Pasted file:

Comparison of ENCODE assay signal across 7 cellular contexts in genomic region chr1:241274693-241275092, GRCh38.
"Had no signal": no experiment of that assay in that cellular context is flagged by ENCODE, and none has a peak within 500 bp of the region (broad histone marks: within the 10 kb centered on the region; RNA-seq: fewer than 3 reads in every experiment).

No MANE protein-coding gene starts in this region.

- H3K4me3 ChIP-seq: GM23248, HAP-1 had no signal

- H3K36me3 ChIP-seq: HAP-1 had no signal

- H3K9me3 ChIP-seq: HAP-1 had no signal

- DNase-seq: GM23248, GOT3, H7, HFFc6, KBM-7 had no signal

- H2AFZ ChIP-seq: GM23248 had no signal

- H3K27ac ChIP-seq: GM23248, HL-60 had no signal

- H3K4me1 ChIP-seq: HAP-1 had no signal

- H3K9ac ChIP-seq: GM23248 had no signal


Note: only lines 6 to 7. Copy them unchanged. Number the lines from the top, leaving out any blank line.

- H3K9me3 ChIP-seq: HAP-1 had no signal

- DNase-seq: GM23248, GOT3, H7, HFFc6, KBM-7 had no signal